Open source, portals and social software at Gilbane

The annual Gilbane content management event is two weeks away, slated for December 1-3 here in Boston.   I’ve got a full dance card this year and am busily prepping for several sessions:

The Rise of Open Source in Content Management

Open source guru Seth Gottleib and I will present this session on what’s happening with open source content management.  I’m going to take a very market-focused look, updating some of the work I did in a report (sorry, 451 login required) earlier this year on the group of European (or otherwise international) open source players entering the US market.  I’ll also incorporate some preliminary data being gathered and analyzed now by 451’s CAOS (Commercial Adoption of Open Source) team on open source adoption drivers and benefits generally.  Seth will look at how open source affects both software procurement and selling processes and offer lots of good advice for those contemplating or already working with open source content management software.

Are Enterprise Portals Back?

This panel will no doubt take me back to the days (I hate to say 10 years ago) when I was an analyst dedicated wholly to the enterprise portal market.  Is there even any such thing anymore?  The users and consultants on this panel will discuss that, along with the role of portal (and other) standards, SharePoint and open source.  I’m keen to discuss whether or not portal adoption has ever really waned, even though all the marketing buzz around portals surely died down.  Are the drivers today any different than they were ten years ago?  Or does the rise of social software in fact make portals more useful than ever, as an aggregation technology for social content and functions?  Even if present-day social software vendors steer far clear of the portal lingo…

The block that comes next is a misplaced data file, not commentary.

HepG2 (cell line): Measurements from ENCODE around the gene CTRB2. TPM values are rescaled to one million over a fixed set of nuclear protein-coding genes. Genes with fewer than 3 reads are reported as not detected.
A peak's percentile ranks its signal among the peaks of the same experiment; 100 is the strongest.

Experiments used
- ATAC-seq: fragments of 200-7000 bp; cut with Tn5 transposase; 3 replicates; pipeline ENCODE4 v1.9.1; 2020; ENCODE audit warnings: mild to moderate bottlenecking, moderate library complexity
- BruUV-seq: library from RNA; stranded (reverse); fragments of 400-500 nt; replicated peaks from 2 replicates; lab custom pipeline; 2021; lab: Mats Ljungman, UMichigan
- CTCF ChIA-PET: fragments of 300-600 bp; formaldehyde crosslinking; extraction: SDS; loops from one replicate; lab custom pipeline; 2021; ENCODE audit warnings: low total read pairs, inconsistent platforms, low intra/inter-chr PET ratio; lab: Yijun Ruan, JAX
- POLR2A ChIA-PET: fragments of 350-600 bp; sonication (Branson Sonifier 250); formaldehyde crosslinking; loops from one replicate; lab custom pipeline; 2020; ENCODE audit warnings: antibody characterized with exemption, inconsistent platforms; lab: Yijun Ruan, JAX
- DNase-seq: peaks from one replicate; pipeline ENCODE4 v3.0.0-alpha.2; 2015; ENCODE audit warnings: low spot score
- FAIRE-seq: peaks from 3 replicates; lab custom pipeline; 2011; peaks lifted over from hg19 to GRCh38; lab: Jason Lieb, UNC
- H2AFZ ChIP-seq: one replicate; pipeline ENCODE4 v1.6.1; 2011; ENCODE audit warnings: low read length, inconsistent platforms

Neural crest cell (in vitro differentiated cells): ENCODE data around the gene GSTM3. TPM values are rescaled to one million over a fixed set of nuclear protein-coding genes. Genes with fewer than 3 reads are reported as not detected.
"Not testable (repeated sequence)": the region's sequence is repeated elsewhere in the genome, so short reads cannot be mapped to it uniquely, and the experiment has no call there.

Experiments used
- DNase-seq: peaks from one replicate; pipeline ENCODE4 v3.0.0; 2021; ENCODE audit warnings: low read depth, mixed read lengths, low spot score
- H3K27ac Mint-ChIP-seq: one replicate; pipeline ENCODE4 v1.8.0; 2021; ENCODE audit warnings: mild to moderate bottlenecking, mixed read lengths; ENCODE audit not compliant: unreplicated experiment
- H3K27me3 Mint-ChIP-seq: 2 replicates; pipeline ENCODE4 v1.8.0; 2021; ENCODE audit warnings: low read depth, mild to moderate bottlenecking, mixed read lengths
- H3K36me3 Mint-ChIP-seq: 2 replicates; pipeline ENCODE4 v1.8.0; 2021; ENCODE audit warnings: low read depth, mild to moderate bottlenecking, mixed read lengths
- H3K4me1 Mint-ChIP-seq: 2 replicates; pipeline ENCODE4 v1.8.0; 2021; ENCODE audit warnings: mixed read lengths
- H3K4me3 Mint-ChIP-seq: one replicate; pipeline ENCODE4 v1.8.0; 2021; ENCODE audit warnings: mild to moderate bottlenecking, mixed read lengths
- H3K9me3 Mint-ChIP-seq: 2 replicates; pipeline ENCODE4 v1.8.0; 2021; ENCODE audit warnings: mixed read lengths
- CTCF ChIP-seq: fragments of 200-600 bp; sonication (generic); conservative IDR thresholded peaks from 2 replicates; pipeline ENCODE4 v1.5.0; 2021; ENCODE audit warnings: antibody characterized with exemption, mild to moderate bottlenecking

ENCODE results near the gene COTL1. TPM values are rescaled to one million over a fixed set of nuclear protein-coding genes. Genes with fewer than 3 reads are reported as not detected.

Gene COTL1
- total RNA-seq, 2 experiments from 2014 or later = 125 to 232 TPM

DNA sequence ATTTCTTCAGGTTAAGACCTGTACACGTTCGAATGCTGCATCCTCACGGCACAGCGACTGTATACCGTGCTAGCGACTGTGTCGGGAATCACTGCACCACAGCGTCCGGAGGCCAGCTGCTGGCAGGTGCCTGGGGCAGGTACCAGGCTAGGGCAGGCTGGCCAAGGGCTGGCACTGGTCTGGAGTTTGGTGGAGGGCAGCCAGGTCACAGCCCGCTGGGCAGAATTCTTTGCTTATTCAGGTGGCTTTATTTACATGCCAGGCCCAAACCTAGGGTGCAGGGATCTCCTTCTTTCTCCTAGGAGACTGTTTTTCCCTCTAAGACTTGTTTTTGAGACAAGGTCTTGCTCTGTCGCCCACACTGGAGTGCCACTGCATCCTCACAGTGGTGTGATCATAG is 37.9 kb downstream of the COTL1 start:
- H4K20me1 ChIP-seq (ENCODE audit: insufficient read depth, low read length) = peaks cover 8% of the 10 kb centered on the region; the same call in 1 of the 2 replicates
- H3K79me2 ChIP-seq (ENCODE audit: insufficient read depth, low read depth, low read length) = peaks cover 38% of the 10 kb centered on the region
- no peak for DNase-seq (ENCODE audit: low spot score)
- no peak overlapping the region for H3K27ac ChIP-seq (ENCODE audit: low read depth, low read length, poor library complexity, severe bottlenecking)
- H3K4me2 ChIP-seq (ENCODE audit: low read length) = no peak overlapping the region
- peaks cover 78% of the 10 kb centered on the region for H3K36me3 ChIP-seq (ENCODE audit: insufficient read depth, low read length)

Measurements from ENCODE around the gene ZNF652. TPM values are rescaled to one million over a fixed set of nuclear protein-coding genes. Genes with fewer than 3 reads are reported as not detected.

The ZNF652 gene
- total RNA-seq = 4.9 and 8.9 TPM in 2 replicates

Social Publishing and WCM

On this panel, some senior folks from Acquia, Awareness, Day Software, FatWire Software and Jive Software will debate the intersection, overlap and potential convergence of social software and WCM.  As it features WCM vendors with a social software play, pure social software vendors and Acquia (Drupal probably comes closest to sitting somewhere in between), it is likely to be a lively discussion.  I hope to get the panelists talking about the difference between community sites and community features and how this distinction can affect product selection, particularly for different use cases.  Is there an ongoing play for social software products that can’t address content management needs?  Or is WCM likely to be overtaken by social alternatives (likely a hard sell to this content management audience)?  Is it really about integration?  Will the markets consolidate?  And where does SharePoint fit in all of this?

And finally, I’ll sit in on the annual analyst panel as well.  It will be a busy couple of days but please do drop me a note if you’ll be there.

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1 comment so far ↓

#1 Ken Wasetis on 12.05.09 at 2:24 pm

As evidenced at Gilbane, open source CMS tools have been gaining much more wide adoption. While that is true, we still hear FUD from commercial vendors that such tools are developed by ‘hobbyists’ or that while there isn’t a license fee with such tools, the implementations costs will bite you in the behind.

I would think there is a market for a commercial report by a group such as yours to do the analysis on TCO (Total Cost of Ownership) of commercial vs. open source CMS tools over a 3-5 year period.

I think this would both point out that the commercial vendors and analysts are right when saying an organization shouldn’t only consider acquisition costs of a CMS, but all the costs.

At the same time, while there are integration costs with open source CMS tools, in my experience, an entire project is implemented with less budget than what a commercial vendor charges for only their ‘Quick Start’ partial implementation of a client’s site, and on an hourly rate basis the commercial vendors are more expensive.

For the record, our firm specializes in implementing Plone, so my making such claims doesn’t hold much weight as being an objective view (since facts and experience ‘taints’ my view.)

Let the chips fall where they may, but I think that there’s a strong demand in the marketplace from a tool-agnostic analyst to answer the question of how commercial vs. open source CMS implementation, custom extension, support, and maintenance costs compare to one another.

It would be great if your clients would opt into such a study as I think you’re a widely respected analyst group.